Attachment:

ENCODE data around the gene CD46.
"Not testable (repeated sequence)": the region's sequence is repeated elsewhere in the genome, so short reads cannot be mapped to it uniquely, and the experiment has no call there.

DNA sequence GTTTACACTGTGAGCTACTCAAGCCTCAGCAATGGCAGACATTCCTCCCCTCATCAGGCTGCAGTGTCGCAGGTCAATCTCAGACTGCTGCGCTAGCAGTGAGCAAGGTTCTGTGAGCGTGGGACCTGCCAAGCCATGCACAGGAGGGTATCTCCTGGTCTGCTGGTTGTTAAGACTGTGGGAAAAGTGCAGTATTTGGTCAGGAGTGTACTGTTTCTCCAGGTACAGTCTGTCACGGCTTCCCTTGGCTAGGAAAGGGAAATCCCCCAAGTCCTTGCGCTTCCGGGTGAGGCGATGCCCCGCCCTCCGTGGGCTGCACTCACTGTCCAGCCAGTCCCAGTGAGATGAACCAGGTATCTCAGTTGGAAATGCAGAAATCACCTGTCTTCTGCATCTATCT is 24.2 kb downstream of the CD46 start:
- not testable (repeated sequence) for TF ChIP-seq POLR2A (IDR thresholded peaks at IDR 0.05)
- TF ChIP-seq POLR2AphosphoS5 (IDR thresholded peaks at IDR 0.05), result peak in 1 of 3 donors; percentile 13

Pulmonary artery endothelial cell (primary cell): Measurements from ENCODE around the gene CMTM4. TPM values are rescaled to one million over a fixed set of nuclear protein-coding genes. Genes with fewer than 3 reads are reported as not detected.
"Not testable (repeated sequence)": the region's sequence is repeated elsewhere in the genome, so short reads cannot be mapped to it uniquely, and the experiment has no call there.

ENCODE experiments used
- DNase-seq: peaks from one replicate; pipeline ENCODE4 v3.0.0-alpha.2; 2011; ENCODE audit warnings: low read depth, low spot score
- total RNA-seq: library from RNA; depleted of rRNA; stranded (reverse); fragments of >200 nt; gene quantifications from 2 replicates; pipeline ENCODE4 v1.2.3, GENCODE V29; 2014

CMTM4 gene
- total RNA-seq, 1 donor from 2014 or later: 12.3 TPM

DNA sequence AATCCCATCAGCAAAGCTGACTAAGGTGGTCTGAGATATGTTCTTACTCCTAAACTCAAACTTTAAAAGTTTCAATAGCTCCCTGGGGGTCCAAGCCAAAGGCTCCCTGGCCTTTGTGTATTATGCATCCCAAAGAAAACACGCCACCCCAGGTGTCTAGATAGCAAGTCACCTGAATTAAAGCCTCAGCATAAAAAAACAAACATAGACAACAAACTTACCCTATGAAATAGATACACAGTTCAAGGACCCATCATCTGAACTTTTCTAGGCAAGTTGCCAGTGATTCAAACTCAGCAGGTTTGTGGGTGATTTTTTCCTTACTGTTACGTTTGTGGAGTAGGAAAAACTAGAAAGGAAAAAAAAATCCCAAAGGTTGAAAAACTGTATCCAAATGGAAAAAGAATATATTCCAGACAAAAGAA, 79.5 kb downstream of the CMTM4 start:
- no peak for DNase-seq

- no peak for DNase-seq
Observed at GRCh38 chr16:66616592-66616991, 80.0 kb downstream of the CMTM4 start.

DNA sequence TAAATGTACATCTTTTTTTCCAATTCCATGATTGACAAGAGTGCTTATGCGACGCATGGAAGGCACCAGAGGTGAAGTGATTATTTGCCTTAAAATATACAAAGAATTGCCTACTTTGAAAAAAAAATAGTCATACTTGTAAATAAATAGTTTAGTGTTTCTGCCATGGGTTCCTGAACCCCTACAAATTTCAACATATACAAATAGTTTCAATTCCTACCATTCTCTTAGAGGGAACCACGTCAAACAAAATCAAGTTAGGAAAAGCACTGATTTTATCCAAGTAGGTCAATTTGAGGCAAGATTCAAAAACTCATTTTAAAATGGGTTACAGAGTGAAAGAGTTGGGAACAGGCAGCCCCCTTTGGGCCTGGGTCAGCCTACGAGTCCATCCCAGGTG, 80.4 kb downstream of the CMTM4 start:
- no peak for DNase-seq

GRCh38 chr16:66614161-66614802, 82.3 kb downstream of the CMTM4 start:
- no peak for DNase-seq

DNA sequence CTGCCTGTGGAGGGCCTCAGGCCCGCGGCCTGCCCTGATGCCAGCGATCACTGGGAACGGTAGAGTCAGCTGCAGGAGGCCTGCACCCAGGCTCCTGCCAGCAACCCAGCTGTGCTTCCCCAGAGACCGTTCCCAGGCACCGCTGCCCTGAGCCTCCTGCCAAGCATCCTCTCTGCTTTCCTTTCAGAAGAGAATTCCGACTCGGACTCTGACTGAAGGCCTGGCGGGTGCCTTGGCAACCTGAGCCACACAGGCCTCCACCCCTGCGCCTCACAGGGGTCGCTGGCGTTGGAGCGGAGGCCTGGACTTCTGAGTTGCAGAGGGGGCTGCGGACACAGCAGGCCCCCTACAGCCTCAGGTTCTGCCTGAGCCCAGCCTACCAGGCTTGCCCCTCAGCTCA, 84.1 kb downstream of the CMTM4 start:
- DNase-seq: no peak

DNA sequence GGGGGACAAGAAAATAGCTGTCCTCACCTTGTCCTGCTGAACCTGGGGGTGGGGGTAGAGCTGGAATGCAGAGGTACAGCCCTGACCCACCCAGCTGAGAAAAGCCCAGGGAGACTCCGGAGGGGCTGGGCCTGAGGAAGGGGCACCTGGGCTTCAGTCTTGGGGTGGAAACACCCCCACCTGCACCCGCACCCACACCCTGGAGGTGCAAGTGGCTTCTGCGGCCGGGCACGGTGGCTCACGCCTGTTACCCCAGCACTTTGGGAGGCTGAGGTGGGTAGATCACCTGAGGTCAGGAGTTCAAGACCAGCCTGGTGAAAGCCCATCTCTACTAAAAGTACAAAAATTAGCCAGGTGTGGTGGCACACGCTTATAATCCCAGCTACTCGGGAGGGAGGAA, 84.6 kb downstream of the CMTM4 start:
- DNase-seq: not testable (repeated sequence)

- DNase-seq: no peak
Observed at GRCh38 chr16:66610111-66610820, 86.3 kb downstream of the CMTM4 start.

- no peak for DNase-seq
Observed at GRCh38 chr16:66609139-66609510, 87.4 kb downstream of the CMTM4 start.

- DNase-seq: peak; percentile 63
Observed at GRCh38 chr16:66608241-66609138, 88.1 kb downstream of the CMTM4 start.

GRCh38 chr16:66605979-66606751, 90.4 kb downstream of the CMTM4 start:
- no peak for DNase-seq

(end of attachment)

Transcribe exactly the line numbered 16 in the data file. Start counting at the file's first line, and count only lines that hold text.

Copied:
Observed at GRCh38 chr16:66616592-66616991, 80.0 kb downstream of the CMTM4 start.